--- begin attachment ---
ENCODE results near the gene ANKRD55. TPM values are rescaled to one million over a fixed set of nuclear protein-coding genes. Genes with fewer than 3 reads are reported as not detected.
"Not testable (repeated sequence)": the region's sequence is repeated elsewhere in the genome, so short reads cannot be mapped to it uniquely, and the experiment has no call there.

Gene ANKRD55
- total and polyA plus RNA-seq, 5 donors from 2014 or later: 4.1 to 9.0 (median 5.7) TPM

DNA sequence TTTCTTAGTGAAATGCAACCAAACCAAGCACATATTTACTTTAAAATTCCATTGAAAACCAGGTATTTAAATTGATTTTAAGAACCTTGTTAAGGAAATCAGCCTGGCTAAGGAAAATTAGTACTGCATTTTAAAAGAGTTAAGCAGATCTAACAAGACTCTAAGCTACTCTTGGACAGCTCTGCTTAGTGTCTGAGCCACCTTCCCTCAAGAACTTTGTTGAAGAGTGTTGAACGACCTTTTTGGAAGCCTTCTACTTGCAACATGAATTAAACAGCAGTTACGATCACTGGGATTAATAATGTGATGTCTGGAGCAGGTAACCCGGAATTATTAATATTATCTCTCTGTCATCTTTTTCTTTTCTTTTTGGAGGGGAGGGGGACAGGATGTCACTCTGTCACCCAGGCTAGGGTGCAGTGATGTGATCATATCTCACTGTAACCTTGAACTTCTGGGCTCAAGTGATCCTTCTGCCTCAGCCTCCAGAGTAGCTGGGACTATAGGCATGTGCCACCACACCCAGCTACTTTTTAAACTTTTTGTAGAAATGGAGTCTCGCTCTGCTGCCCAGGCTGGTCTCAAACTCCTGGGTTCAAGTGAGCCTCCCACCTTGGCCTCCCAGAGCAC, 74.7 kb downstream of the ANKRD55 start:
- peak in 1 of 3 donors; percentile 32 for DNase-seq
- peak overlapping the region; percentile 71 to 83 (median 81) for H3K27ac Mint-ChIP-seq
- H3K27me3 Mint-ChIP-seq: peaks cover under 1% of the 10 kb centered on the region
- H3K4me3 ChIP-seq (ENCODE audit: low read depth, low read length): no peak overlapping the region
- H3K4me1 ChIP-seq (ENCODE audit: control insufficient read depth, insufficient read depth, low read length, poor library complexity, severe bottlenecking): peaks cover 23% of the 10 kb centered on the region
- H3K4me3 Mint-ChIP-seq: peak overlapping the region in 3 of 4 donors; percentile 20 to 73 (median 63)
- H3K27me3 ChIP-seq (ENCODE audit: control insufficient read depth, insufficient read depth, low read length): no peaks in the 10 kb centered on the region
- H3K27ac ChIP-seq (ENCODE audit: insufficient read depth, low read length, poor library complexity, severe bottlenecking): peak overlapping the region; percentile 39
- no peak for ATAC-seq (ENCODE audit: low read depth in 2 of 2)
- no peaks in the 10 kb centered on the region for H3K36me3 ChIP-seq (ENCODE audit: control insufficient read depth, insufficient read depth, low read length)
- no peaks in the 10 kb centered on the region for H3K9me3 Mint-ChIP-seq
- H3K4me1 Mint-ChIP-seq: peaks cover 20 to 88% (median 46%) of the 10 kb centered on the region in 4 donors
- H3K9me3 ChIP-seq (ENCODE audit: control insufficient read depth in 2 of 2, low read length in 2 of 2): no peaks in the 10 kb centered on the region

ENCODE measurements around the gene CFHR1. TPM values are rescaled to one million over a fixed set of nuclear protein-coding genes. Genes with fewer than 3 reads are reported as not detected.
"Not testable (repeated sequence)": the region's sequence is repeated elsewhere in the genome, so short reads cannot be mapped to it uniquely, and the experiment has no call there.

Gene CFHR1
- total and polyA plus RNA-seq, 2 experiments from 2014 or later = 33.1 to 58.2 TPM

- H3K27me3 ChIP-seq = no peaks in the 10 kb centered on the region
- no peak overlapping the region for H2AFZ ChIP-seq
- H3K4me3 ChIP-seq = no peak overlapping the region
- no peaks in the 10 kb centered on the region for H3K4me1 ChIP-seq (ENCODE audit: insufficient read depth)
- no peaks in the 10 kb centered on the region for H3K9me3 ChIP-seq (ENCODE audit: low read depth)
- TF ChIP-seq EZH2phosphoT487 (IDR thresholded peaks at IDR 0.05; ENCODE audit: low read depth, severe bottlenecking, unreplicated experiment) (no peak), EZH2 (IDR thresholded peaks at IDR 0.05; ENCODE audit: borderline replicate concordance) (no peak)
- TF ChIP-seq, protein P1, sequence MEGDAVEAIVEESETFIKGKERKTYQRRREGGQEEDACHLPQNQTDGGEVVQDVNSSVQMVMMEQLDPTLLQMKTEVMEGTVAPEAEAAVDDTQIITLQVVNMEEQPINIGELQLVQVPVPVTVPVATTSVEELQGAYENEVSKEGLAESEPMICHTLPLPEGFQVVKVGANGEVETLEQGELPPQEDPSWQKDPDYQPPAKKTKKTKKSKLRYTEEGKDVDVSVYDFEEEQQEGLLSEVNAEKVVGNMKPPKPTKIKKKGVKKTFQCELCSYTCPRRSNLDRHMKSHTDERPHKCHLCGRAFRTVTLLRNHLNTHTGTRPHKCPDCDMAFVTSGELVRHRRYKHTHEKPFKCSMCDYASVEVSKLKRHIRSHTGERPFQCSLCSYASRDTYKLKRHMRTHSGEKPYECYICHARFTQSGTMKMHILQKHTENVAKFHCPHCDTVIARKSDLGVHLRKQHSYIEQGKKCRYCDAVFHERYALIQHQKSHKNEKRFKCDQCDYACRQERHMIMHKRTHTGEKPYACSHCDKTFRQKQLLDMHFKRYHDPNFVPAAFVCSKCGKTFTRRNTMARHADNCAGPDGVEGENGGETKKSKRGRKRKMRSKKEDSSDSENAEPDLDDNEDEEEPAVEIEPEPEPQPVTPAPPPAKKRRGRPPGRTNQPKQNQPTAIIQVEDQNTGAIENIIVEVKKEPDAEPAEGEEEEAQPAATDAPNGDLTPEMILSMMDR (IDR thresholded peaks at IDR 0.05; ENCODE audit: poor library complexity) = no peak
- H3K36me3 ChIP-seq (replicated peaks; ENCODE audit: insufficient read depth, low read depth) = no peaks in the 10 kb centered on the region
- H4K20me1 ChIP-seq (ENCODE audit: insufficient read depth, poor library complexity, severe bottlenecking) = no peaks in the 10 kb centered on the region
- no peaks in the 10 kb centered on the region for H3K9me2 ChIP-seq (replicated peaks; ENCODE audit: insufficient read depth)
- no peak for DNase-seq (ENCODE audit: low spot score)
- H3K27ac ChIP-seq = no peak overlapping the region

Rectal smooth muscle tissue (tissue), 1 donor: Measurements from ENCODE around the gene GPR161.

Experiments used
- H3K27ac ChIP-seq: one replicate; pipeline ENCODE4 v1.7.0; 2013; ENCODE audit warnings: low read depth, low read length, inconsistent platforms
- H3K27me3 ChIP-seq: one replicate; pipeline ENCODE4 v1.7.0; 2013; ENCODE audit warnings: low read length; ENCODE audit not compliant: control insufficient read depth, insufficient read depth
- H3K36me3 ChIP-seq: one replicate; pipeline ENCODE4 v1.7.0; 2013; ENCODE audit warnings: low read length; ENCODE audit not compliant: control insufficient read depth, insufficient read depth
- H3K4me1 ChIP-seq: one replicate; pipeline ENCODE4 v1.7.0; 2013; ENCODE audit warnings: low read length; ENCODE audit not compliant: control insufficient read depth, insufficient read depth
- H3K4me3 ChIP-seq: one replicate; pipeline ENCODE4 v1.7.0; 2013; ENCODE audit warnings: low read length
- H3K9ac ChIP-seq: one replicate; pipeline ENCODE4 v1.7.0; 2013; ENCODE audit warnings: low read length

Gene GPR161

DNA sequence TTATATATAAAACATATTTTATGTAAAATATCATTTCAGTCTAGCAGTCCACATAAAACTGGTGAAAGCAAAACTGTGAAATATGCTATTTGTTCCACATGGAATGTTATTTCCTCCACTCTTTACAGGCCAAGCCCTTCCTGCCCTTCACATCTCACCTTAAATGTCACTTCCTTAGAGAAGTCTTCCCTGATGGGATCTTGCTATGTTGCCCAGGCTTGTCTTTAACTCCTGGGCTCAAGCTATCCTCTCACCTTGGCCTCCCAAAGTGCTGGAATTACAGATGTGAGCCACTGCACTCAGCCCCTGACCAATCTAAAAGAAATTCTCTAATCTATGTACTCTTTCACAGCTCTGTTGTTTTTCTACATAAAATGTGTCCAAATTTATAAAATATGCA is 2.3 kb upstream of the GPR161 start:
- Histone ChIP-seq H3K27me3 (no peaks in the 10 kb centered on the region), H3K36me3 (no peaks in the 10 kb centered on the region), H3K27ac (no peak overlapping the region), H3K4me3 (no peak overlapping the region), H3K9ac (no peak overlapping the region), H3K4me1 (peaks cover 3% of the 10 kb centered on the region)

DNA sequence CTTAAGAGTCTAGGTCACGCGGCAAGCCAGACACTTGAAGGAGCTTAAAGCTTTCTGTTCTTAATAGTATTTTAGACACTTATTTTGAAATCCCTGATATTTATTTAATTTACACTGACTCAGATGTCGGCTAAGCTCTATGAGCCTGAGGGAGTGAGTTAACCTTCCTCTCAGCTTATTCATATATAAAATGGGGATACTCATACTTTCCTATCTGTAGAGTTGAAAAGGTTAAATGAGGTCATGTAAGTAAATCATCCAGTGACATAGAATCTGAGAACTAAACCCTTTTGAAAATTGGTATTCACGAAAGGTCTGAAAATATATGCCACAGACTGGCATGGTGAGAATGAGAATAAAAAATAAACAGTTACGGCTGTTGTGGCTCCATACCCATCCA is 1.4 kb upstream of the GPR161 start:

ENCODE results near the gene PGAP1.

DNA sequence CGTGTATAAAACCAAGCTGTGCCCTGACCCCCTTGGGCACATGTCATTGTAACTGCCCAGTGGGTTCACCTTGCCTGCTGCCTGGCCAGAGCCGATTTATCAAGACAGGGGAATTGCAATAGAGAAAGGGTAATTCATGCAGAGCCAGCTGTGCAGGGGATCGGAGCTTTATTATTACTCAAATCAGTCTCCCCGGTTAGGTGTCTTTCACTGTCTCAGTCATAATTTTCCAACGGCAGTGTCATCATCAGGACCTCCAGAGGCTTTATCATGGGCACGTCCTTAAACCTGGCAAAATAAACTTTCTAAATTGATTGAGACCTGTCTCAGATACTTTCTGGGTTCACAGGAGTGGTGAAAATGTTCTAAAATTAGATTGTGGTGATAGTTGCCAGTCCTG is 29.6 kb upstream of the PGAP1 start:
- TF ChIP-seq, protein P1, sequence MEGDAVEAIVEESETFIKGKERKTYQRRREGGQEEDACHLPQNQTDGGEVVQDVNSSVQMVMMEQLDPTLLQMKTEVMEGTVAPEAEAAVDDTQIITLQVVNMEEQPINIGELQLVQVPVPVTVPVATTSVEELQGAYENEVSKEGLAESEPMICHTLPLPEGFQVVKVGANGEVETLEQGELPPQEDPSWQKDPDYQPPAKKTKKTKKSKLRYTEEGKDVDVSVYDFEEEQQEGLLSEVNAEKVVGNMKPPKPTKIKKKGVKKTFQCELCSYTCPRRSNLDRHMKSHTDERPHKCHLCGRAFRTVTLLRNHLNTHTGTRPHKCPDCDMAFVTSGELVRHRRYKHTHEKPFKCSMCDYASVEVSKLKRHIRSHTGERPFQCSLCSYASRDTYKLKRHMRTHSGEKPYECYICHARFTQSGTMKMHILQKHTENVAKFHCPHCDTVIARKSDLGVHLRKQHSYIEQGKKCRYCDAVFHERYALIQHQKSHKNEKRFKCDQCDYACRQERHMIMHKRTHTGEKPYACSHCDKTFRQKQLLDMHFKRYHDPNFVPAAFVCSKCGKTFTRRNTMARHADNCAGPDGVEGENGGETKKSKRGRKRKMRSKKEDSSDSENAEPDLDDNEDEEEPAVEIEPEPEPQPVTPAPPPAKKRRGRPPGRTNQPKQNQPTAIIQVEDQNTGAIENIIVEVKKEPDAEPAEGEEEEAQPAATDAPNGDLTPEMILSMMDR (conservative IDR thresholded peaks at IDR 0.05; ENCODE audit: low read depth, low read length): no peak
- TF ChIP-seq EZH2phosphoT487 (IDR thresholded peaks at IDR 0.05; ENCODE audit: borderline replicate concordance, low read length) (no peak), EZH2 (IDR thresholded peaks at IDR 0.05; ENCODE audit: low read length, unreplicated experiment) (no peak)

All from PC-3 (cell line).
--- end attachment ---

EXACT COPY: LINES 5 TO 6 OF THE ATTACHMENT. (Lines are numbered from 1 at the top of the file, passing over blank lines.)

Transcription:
DNA sequence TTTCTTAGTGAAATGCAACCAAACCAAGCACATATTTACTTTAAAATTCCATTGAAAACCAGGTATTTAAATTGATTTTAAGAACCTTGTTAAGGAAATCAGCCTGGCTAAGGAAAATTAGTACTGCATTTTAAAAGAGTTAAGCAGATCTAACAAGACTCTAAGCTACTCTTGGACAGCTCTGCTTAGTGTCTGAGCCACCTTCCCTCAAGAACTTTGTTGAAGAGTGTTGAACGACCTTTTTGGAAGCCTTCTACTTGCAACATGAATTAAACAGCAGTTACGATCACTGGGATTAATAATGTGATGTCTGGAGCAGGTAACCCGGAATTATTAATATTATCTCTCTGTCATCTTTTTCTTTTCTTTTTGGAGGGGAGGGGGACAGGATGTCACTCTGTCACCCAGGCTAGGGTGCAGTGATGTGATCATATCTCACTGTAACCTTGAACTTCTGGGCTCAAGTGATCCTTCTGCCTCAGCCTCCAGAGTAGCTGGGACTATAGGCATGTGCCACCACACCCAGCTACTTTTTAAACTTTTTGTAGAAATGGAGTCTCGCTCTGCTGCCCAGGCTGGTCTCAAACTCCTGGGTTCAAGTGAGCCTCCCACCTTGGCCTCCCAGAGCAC, 74.7 kb downstream of the ANKRD55 start:
- peak in 1 of 3 donors; percentile 32 for DNase-seq